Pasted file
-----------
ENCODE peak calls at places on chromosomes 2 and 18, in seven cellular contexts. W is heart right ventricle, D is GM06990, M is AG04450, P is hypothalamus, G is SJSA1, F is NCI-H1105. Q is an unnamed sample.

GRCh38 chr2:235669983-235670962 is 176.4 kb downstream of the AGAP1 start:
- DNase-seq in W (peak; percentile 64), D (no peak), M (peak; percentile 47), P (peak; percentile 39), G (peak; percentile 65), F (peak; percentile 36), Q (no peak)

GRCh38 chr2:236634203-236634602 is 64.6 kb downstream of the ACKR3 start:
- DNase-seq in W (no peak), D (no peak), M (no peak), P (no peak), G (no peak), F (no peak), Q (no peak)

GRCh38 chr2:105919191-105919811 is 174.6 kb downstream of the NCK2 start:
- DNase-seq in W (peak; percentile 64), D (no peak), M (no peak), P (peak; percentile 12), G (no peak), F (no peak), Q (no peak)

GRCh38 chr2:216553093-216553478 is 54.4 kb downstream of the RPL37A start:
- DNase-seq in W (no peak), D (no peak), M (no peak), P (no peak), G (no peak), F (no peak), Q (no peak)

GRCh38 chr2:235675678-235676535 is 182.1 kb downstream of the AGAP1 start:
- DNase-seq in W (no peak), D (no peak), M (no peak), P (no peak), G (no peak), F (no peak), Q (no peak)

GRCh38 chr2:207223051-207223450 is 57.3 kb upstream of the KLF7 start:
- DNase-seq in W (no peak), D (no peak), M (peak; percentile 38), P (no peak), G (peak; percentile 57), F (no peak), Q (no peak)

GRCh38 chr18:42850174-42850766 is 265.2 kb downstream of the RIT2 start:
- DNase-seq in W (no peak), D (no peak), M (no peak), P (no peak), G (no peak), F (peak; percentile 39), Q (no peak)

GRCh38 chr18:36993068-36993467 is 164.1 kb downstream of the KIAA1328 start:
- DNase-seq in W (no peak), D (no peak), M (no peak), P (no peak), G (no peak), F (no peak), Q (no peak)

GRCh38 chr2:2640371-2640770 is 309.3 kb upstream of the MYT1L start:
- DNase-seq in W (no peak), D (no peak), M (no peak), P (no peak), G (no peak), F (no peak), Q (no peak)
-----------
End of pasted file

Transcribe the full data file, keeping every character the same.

ENCODE peak calls at places on chromosomes 2 and 18, in seven cellular contexts. W is heart right ventricle, D is GM06990, M is AG04450, P is hypothalamus, G is SJSA1, F is NCI-H1105. Q is an unnamed sample.

GRCh38 chr2:235669983-235670962 is 176.4 kb downstream of the AGAP1 start:
- DNase-seq in W (peak; percentile 64), D (no peak), M (peak; percentile 47), P (peak; percentile 39), G (peak; percentile 65), F (peak; percentile 36), Q (no peak)

GRCh38 chr2:236634203-236634602 is 64.6 kb downstream of the ACKR3 start:
- DNase-seq in W (no peak), D (no peak), M (no peak), P (no peak), G (no peak), F (no peak), Q (no peak)

GRCh38 chr2:105919191-105919811 is 174.6 kb downstream of the NCK2 start:
- DNase-seq in W (peak; percentile 64), D (no peak), M (no peak), P (peak; percentile 12), G (no peak), F (no peak), Q (no peak)

GRCh38 chr2:216553093-216553478 is 54.4 kb downstream of the RPL37A start:
- DNase-seq in W (no peak), D (no peak), M (no peak), P (no peak), G (no peak), F (no peak), Q (no peak)

GRCh38 chr2:235675678-235676535 is 182.1 kb downstream of the AGAP1 start:
- DNase-seq in W (no peak), D (no peak), M (no peak), P (no peak), G (no peak), F (no peak), Q (no peak)

GRCh38 chr2:207223051-207223450 is 57.3 kb upstream of the KLF7 start:
- DNase-seq in W (no peak), D (no peak), M (peak; percentile 38), P (no peak), G (peak; percentile 57), F (no peak), Q (no peak)

GRCh38 chr18:42850174-42850766 is 265.2 kb downstream of the RIT2 start:
- DNase-seq in W (no peak), D (no peak), M (no peak), P (no peak), G (no peak), F (peak; percentile 39), Q (no peak)

GRCh38 chr18:36993068-36993467 is 164.1 kb downstream of the KIAA1328 start:
- DNase-seq in W (no peak), D (no peak), M (no peak), P (no peak), G (no peak), F (no peak), Q (no peak)

GRCh38 chr2:2640371-2640770 is 309.3 kb upstream of the MYT1L start:
- DNase-seq in W (no peak), D (no peak), M (no peak), P (no peak), G (no peak), F (no peak), Q (no peak)